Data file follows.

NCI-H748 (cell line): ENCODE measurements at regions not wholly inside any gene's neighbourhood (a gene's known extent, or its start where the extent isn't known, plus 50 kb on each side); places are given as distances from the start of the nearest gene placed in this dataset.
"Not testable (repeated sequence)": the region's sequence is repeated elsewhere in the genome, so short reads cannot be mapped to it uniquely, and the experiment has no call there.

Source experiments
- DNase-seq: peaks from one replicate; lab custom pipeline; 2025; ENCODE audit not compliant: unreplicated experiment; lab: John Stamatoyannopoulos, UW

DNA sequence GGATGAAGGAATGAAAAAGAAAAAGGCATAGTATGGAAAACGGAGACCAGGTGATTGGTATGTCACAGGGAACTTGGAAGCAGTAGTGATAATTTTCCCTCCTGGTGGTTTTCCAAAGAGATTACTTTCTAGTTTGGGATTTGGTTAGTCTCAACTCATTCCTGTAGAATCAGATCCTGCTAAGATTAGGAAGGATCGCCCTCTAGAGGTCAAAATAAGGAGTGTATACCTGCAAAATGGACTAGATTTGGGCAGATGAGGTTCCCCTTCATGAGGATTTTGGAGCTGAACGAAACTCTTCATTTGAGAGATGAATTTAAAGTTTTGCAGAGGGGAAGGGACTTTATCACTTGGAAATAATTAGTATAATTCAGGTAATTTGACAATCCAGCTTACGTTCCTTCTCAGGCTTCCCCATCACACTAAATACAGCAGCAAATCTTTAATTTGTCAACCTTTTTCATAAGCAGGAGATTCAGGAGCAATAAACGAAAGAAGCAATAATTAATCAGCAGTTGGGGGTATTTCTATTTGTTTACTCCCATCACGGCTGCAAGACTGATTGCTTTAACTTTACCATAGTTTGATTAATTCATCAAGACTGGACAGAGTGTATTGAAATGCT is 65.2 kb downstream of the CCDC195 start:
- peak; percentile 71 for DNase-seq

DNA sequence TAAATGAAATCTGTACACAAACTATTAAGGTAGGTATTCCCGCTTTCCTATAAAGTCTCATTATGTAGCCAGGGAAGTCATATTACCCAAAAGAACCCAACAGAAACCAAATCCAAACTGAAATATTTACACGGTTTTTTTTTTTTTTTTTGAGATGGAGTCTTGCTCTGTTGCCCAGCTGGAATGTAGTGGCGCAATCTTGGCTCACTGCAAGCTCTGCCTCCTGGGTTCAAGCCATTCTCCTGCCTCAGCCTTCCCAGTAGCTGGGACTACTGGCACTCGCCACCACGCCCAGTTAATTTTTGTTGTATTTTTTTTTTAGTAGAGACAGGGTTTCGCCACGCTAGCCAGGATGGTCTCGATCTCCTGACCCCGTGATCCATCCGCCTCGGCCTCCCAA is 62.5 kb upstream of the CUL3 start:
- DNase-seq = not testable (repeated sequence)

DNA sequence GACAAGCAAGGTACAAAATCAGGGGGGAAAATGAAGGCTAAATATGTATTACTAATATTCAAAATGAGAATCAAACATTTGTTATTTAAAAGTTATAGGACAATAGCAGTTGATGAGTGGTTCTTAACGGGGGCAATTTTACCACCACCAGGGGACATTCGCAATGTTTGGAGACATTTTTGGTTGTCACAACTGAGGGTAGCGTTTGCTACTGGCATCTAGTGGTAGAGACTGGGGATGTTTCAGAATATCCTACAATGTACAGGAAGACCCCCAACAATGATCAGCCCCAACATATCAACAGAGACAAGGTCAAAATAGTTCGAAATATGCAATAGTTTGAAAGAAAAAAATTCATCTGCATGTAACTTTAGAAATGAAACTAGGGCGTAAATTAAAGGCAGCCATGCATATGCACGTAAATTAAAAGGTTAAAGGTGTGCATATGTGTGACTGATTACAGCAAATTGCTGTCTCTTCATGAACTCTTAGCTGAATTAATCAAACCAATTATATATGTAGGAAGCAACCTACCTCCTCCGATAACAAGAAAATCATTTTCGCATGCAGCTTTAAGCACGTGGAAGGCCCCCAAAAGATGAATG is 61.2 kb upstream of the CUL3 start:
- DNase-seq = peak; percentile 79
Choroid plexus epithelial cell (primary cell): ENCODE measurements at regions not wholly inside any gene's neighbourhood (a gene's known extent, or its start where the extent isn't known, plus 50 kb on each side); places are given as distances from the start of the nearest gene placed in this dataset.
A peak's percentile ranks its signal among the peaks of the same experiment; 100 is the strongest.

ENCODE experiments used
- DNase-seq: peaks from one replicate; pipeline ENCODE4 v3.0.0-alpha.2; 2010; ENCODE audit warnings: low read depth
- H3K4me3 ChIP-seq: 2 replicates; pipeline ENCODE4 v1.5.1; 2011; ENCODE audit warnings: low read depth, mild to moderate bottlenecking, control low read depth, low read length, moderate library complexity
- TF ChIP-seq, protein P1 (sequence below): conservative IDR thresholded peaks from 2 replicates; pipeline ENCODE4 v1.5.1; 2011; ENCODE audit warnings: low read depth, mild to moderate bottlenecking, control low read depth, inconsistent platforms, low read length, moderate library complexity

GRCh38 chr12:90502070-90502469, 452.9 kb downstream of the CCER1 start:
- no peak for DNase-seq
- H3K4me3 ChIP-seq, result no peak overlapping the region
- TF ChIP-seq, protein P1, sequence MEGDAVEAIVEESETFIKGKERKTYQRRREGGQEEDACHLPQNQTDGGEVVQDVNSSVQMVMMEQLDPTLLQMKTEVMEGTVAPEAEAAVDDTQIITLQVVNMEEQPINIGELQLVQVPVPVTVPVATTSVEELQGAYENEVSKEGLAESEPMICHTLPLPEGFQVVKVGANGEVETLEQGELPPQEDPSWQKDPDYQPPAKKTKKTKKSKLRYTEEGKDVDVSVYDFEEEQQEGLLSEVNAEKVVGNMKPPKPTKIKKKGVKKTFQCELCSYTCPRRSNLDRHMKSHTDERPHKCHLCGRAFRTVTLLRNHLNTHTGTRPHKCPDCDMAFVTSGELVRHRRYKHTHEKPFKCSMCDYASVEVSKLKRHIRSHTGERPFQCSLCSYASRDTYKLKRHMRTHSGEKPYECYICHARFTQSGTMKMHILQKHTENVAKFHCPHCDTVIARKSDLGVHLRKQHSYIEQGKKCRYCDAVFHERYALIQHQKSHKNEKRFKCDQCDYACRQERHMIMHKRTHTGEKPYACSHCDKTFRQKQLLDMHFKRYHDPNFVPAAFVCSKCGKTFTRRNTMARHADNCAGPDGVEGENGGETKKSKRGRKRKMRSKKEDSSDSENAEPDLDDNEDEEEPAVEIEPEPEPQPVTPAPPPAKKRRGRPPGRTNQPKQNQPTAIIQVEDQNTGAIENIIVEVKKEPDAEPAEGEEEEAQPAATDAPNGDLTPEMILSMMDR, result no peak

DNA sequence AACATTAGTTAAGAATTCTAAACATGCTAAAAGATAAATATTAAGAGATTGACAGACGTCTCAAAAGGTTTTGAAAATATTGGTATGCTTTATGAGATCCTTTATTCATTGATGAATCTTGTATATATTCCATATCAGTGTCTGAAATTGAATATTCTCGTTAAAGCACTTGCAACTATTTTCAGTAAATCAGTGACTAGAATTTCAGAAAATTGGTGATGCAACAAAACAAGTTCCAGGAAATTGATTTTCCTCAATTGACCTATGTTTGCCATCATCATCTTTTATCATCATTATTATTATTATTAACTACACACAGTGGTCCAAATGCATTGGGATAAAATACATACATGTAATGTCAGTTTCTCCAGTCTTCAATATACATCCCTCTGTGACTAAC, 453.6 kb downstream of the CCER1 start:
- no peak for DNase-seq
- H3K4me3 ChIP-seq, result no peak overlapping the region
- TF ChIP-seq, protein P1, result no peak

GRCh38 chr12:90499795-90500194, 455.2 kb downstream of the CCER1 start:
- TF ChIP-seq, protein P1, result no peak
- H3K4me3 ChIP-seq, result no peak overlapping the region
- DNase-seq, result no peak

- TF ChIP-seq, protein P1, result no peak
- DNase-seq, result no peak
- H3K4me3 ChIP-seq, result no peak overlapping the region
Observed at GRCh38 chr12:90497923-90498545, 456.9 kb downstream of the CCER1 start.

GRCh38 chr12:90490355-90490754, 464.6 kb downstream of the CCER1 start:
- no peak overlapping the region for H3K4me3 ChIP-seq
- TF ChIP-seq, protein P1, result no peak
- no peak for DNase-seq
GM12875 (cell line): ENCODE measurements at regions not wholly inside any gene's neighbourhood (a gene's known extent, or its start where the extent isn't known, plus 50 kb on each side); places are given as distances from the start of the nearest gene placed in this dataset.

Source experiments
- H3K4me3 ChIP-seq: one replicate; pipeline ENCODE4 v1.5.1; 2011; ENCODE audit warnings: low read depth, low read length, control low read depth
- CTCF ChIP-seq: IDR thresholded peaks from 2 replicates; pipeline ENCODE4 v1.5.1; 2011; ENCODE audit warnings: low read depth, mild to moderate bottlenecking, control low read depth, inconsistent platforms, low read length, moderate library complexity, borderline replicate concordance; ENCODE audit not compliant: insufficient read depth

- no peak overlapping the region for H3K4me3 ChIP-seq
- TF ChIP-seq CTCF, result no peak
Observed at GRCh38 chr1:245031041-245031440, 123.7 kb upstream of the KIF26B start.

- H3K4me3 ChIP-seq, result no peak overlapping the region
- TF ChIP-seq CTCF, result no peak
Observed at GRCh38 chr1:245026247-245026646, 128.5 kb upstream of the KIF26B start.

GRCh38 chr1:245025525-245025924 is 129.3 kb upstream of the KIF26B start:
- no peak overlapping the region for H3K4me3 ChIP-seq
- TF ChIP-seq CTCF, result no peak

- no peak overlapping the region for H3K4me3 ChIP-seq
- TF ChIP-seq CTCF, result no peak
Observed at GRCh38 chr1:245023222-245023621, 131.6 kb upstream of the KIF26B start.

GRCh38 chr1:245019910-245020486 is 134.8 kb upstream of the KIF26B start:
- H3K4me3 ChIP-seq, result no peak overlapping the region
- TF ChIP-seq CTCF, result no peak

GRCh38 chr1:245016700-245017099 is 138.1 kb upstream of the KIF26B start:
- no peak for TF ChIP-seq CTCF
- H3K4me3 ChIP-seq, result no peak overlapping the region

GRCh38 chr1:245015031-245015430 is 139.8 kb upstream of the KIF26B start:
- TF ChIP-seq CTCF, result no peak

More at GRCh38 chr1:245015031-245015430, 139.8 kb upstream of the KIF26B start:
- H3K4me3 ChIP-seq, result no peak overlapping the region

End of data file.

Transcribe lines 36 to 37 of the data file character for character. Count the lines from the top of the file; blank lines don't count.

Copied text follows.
- no peak for DNase-seq
GM12875 (cell line): ENCODE measurements at regions not wholly inside any gene's neighbourhood (a gene's known extent, or its start where the extent isn't known, plus 50 kb on each side); places are given as distances from the start of the nearest gene placed in this dataset.